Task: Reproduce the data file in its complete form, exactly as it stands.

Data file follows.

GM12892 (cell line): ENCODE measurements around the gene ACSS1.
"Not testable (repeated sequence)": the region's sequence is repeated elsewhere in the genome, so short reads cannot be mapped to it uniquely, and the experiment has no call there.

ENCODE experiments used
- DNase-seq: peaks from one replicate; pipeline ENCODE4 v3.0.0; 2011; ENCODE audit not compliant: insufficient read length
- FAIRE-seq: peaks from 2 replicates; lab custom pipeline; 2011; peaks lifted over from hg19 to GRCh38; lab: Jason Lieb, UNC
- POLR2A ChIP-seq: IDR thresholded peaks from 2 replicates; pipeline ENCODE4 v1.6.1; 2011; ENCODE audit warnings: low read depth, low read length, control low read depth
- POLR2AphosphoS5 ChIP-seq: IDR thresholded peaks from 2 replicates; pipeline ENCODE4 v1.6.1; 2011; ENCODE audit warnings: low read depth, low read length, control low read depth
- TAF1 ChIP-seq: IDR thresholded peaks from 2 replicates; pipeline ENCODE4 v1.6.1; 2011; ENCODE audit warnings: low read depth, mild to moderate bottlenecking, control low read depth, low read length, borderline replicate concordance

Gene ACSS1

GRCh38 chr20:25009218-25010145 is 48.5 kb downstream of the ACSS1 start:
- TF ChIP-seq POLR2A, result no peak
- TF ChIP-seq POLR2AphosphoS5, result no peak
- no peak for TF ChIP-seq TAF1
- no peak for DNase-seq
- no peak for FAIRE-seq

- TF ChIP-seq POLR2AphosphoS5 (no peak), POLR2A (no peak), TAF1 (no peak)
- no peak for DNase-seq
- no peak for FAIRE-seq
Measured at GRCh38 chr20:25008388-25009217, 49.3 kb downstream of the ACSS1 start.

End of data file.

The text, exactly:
GM12892 (cell line): ENCODE measurements around the gene ACSS1.
"Not testable (repeated sequence)": the region's sequence is repeated elsewhere in the genome, so short reads cannot be mapped to it uniquely, and the experiment has no call there.

ENCODE experiments used
- DNase-seq: peaks from one replicate; pipeline ENCODE4 v3.0.0; 2011; ENCODE audit not compliant: insufficient read length
- FAIRE-seq: peaks from 2 replicates; lab custom pipeline; 2011; peaks lifted over from hg19 to GRCh38; lab: Jason Lieb, UNC
- POLR2A ChIP-seq: IDR thresholded peaks from 2 replicates; pipeline ENCODE4 v1.6.1; 2011; ENCODE audit warnings: low read depth, low read length, control low read depth
- POLR2AphosphoS5 ChIP-seq: IDR thresholded peaks from 2 replicates; pipeline ENCODE4 v1.6.1; 2011; ENCODE audit warnings: low read depth, low read length, control low read depth
- TAF1 ChIP-seq: IDR thresholded peaks from 2 replicates; pipeline ENCODE4 v1.6.1; 2011; ENCODE audit warnings: low read depth, mild to moderate bottlenecking, control low read depth, low read length, borderline replicate concordance

Gene ACSS1

GRCh38 chr20:25009218-25010145 is 48.5 kb downstream of the ACSS1 start:
- TF ChIP-seq POLR2A, result no peak
- TF ChIP-seq POLR2AphosphoS5, result no peak
- no peak for TF ChIP-seq TAF1
- no peak for DNase-seq
- no peak for FAIRE-seq

- TF ChIP-seq POLR2AphosphoS5 (no peak), POLR2A (no peak), TAF1 (no peak)
- no peak for DNase-seq
- no peak for FAIRE-seq
Measured at GRCh38 chr20:25008388-25009217, 49.3 kb downstream of the ACSS1 start.